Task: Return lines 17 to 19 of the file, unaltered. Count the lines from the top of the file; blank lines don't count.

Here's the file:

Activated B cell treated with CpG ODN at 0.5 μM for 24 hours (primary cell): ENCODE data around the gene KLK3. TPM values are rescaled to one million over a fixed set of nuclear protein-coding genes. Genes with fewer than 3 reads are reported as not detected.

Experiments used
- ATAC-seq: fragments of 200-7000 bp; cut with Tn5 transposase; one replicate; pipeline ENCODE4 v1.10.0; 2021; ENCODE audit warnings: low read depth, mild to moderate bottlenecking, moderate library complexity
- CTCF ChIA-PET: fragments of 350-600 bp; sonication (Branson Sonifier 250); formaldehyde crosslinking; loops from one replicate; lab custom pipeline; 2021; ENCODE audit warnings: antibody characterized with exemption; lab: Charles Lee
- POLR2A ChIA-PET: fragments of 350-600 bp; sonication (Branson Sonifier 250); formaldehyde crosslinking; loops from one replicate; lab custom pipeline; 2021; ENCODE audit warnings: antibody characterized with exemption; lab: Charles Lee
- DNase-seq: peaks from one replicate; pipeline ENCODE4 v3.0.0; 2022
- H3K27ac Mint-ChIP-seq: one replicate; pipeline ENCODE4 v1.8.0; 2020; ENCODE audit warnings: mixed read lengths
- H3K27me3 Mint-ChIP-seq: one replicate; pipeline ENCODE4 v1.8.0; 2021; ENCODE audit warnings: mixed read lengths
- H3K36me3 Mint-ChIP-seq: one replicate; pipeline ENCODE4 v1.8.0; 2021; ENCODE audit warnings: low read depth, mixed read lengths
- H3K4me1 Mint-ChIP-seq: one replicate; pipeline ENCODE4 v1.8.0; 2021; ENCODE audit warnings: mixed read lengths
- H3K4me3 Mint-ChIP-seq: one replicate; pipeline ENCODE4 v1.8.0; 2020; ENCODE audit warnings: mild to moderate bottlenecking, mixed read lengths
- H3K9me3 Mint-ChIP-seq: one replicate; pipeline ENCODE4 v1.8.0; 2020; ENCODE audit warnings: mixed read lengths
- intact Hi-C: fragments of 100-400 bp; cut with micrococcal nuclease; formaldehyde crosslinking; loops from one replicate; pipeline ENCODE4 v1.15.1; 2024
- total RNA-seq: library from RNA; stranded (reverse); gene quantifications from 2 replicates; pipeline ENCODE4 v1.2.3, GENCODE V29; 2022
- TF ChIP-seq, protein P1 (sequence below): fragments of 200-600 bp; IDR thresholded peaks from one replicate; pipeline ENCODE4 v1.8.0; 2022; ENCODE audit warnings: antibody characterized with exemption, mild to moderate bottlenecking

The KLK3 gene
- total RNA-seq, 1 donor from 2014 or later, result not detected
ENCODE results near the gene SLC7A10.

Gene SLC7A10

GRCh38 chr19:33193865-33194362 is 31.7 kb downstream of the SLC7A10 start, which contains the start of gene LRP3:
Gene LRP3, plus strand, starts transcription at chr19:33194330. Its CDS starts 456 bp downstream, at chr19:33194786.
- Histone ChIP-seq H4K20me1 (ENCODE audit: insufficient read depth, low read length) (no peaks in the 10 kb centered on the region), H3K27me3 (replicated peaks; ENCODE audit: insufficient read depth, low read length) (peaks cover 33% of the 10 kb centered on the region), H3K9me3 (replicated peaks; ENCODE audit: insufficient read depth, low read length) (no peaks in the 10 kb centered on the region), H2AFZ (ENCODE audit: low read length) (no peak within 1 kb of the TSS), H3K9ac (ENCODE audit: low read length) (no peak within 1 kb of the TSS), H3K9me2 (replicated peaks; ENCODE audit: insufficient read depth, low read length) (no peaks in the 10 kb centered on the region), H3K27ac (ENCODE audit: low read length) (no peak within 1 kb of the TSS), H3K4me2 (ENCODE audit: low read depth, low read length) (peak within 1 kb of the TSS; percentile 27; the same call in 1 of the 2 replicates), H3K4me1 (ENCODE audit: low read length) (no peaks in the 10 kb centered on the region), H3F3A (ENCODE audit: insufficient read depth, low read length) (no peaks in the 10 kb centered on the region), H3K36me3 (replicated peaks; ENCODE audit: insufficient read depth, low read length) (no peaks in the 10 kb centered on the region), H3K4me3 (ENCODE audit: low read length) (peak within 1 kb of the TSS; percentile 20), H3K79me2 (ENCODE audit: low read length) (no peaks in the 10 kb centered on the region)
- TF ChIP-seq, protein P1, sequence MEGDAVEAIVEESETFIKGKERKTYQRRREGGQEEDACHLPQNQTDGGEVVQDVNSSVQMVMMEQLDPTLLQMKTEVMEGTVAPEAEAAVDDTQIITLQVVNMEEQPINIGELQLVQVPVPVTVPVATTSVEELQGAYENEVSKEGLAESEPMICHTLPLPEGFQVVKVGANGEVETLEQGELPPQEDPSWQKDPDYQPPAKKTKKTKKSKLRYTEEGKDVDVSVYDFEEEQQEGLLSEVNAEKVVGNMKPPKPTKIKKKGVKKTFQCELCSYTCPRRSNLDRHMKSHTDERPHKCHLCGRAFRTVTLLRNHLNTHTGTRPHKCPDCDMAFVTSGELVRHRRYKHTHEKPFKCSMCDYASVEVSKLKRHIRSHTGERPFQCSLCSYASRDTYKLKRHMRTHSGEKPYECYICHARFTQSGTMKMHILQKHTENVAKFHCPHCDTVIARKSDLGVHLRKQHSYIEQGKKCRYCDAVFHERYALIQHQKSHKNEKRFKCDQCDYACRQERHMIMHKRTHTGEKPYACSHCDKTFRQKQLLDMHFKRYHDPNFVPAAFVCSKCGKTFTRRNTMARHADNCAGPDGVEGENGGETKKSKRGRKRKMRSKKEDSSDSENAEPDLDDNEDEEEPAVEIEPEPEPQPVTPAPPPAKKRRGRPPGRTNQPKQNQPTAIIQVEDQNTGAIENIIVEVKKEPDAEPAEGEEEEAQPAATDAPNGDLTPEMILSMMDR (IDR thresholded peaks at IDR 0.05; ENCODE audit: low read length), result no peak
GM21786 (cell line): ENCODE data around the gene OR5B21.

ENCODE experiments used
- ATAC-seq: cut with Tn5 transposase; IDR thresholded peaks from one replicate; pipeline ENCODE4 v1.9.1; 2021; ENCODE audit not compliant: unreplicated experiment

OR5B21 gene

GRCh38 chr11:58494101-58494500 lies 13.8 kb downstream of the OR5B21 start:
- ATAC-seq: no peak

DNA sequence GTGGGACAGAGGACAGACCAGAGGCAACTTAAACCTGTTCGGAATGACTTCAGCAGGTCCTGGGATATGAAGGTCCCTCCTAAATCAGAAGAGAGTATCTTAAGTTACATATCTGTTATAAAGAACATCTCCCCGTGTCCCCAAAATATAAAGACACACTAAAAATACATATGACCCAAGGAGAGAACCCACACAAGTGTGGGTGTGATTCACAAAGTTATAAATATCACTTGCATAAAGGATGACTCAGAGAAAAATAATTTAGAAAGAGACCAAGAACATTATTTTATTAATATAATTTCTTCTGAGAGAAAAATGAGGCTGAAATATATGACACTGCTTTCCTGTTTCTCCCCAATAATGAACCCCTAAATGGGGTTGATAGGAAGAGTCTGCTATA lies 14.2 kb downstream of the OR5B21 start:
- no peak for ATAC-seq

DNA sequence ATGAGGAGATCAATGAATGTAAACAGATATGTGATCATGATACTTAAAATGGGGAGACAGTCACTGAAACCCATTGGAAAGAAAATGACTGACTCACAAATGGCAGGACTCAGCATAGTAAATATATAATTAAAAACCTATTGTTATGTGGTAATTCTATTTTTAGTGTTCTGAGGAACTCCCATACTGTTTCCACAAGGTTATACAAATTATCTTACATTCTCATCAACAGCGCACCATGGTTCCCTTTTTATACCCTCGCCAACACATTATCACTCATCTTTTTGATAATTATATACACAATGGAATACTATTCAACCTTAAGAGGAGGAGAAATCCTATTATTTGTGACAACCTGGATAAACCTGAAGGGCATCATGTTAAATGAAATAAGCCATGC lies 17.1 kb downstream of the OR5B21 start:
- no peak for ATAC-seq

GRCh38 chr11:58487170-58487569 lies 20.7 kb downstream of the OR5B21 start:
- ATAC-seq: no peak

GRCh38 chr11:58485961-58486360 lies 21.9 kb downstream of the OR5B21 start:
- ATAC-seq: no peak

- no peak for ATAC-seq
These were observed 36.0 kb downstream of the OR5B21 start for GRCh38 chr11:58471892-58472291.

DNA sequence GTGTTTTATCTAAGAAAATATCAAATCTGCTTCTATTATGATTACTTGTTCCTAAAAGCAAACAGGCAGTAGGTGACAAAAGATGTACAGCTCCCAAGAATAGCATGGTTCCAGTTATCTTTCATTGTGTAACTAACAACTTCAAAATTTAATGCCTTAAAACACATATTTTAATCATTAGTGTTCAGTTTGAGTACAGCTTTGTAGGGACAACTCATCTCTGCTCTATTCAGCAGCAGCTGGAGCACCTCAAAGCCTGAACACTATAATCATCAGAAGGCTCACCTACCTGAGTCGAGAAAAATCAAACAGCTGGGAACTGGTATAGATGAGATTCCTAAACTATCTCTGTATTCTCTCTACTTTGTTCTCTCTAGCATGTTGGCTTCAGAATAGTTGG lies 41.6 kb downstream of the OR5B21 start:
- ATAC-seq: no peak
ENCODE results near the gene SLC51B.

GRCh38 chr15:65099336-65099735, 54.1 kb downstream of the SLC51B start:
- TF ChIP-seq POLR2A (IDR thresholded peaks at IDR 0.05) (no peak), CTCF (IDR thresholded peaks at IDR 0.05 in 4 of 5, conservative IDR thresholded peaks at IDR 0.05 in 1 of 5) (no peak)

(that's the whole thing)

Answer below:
- total RNA-seq, 1 donor from 2014 or later, result not detected
ENCODE results near the gene SLC7A10.

Gene SLC7A10